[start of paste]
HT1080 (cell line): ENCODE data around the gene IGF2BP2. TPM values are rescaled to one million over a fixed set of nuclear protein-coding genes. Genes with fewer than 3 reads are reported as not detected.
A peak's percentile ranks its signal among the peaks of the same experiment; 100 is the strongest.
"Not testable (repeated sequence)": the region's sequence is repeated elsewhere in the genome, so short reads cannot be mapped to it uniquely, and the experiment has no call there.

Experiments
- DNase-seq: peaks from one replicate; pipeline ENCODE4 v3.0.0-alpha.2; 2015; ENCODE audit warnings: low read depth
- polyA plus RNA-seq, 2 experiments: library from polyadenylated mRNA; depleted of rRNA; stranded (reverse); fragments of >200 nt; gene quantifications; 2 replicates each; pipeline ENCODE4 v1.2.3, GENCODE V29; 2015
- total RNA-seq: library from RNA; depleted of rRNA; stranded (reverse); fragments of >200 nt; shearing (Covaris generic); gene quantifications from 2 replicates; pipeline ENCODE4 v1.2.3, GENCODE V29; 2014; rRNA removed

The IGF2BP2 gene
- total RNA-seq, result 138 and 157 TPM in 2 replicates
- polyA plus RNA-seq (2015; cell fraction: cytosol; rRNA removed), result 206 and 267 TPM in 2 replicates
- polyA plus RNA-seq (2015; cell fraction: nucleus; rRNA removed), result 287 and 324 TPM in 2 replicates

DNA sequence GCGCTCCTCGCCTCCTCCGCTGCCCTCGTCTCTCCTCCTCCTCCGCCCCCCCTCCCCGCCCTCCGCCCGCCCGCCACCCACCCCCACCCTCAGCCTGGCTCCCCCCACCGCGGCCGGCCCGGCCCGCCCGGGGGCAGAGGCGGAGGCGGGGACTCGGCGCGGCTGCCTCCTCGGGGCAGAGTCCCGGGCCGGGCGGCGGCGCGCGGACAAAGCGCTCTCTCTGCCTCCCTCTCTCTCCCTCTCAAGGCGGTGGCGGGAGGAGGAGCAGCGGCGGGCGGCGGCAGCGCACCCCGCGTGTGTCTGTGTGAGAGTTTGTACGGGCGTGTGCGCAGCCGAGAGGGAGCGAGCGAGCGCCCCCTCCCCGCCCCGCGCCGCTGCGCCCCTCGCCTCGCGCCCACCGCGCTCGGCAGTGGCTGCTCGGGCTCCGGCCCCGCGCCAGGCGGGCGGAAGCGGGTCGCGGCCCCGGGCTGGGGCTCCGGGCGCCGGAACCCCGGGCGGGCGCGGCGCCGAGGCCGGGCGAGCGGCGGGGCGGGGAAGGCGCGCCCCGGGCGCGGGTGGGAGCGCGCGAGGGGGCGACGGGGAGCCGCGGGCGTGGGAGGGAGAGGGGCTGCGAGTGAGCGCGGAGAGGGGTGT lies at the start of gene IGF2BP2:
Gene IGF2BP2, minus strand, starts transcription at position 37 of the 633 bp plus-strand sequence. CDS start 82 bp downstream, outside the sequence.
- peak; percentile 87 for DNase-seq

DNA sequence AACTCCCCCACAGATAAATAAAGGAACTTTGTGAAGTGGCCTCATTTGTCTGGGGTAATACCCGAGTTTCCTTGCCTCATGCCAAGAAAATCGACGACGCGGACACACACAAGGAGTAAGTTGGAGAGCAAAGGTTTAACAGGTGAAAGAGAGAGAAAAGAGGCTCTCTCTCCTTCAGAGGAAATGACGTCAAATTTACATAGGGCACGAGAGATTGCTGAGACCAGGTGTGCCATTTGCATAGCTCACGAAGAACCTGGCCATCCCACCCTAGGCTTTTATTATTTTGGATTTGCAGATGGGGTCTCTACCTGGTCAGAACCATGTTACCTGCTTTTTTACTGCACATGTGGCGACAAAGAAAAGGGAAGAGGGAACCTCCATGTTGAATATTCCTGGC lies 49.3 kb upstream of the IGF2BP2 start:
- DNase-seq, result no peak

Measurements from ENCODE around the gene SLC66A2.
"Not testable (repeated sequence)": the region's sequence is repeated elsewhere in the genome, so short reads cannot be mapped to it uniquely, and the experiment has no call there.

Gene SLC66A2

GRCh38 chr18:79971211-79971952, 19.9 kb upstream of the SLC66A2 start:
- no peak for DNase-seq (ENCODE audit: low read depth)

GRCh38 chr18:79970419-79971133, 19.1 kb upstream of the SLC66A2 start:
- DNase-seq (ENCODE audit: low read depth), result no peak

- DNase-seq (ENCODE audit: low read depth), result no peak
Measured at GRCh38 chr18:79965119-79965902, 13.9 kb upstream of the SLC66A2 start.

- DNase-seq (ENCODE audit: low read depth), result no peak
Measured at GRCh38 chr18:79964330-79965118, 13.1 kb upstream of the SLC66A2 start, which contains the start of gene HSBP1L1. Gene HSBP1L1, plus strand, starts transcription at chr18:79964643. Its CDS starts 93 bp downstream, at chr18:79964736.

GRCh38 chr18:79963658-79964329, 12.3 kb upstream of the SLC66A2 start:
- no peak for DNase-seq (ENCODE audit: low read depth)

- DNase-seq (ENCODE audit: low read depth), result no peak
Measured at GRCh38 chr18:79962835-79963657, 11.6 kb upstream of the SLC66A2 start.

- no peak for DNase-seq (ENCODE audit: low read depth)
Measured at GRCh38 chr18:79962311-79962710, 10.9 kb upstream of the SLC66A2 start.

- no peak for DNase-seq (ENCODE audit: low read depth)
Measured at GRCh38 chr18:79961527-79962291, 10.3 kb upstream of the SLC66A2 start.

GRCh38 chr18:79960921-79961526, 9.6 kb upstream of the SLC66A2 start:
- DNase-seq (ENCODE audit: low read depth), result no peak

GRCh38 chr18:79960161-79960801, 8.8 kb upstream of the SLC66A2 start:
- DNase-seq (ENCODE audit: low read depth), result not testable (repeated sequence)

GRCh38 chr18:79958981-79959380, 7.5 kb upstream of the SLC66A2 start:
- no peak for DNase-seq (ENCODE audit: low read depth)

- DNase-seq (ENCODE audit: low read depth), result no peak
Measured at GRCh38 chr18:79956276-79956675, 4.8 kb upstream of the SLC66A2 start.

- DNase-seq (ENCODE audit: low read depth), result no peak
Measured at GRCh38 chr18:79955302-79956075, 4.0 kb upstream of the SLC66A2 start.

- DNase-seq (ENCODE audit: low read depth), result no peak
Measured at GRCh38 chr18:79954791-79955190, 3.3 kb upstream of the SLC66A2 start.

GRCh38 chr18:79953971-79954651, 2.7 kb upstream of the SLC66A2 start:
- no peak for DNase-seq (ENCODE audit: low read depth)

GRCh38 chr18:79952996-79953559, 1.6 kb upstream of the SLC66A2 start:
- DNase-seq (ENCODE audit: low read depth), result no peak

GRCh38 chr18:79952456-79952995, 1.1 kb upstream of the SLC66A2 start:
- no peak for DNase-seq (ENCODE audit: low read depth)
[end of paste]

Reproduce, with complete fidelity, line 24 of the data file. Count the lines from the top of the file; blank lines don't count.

- DNase-seq (ENCODE audit: low read depth), result no peak